Professoriblogissa otetaan kantaa yliopistojen ja tutkimuslaitosten ajankohtaisiin asioihin.21.2.2020
Tango for Life
Together with EMBO and other members of the Finnish molecular biology community, I am organizing a major life sciences congress in Tampere in September 2020 (see Life-2020.org). As well as covering many of today's hottest scientific topics, the congress will be an opportunity to explore burning societal and professional issues, and will enable networking on a very broad scale. We are planning for 2500 participants from across Europe and beyond.
Although this is perhaps not the place for a naked 'pitch' for our congress, I would like to announce a few innovations that should make Life 2020 really attractive for the life-sciences community in Finland, as host nation. Hopefully many of you will get involved in this initiative.
The workshops programme will address diverse scientific topics in thematically linked series, thus creating a navigable pathway through the meeting for all of the interest groups attending, despite the fact that they span a very broad range of subjects (e.g. immunobiology, cells and tissues, development and evo-devo, nucleic acid and genome biology, metabolism, neuroscience, biotech, molecular medicine and even plant sciences). Creating such a pathway is vital for large meetings, where participants can easily feel 'lost' and that their interest area is under-represented. Others who prefer to dip into unfamiliar areas will also be able to select whatever takes their fancy. In addition to the scientific workshops, we are arranging several workshop series around themes of societal and professional interest of concern to researchers at all career levels, such as scientific entrepreneurship, diversity and inclusivity in science, the state of publishing and science journalism.
Another important ingredient will be a half day, open to the general public, which we will aim mainly at high-school students, of whom we are expecting up to 1000 to participate. Many others will be linked by live-streaming to schools in various other countries. The topic of this session will be 'Future medicine: for people and the planet', and our intention is that the speakers - drawn from the international scientific experts presenting their work in the main congress symposia, will discuss the issues surrounding this theme, rather than just present a gee-whiz catalogue of hopeful inventions and technologies. We will also use this public event to showcase relevant innovations, services, startups and so on, from within the Finnish bioscience community, as a way of developing links that can help progress the field globally.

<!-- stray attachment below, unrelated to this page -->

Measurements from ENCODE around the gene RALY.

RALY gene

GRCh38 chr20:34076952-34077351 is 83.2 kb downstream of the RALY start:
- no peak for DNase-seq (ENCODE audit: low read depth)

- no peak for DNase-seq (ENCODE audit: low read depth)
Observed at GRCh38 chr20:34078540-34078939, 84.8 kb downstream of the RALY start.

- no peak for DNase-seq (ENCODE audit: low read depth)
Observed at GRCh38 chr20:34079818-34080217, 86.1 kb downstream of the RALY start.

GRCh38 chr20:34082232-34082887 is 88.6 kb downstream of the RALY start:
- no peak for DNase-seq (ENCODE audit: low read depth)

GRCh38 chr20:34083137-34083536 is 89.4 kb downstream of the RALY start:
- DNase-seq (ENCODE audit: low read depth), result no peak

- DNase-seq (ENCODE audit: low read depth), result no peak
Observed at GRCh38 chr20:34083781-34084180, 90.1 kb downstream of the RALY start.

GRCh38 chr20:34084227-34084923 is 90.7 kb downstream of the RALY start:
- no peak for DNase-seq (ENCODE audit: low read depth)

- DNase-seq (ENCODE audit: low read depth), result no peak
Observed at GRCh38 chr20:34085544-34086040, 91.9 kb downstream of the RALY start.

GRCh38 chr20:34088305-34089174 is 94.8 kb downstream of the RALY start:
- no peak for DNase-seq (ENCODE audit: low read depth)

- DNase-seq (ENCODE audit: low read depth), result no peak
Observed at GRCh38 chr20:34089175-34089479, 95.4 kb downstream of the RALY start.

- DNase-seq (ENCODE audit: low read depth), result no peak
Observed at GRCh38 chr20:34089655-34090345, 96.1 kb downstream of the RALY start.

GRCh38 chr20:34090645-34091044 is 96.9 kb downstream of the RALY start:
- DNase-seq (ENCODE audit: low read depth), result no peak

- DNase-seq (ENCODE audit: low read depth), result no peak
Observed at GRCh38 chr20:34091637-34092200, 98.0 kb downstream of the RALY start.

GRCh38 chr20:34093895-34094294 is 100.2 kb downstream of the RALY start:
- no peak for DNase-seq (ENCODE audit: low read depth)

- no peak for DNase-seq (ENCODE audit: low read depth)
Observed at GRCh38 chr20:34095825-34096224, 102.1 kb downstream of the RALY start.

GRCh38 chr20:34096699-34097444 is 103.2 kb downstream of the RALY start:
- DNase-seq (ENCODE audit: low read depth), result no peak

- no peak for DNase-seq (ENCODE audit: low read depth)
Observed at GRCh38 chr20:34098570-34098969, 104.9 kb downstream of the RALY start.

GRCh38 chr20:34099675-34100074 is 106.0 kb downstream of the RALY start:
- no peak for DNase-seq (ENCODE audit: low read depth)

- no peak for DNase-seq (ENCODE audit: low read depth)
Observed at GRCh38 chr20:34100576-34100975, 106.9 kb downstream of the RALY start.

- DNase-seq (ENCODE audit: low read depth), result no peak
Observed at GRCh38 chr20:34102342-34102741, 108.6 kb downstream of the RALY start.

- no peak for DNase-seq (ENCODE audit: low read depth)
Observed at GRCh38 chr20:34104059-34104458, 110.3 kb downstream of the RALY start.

One highlight of Life 2020 will be a grand fiesta in the centre of Tampere, to be held jointly with the 'World of Tango' music and arts festival. 'Tango for Life' will be partly open to the public, allowing us to marry together the worlds of science, music and popular culture.
There is a lot of debate about the value of big meetings, although even larger ones are regular features of the scientific calendar in North America. Furthermore, the proliferation of scam conferences mounted by predatory publishers is gravely undermining trust in the entire process. Nevertheless, for an event backed by a major organization, there is a special importance in bringing such events to Finland, despite the fact that global communications now make it much easier for those located on the far icy edge of nowhere to feel connected to colleagues in the rest of the world. Making face-to-face contacts and discussing shared scientific interests is still important for young scientists based in far-flung places like Finland to find the next port of call in their career, as well as for more senior investigators to discover and attract new talent to their labs, and just talk through their ideas with a passionately interested community.
Scientists here are often far too reticent in projecting themselves in the competitive world of frontline research. They may consequently lose out on being properly credited for ideas and discoveries that they initiate. If we are to flourish in a world where original ideas and creativity count far more than just following the latest trend, we need to make a success of events like Life 2020.
Professor of Molecular Biology, Tampere University
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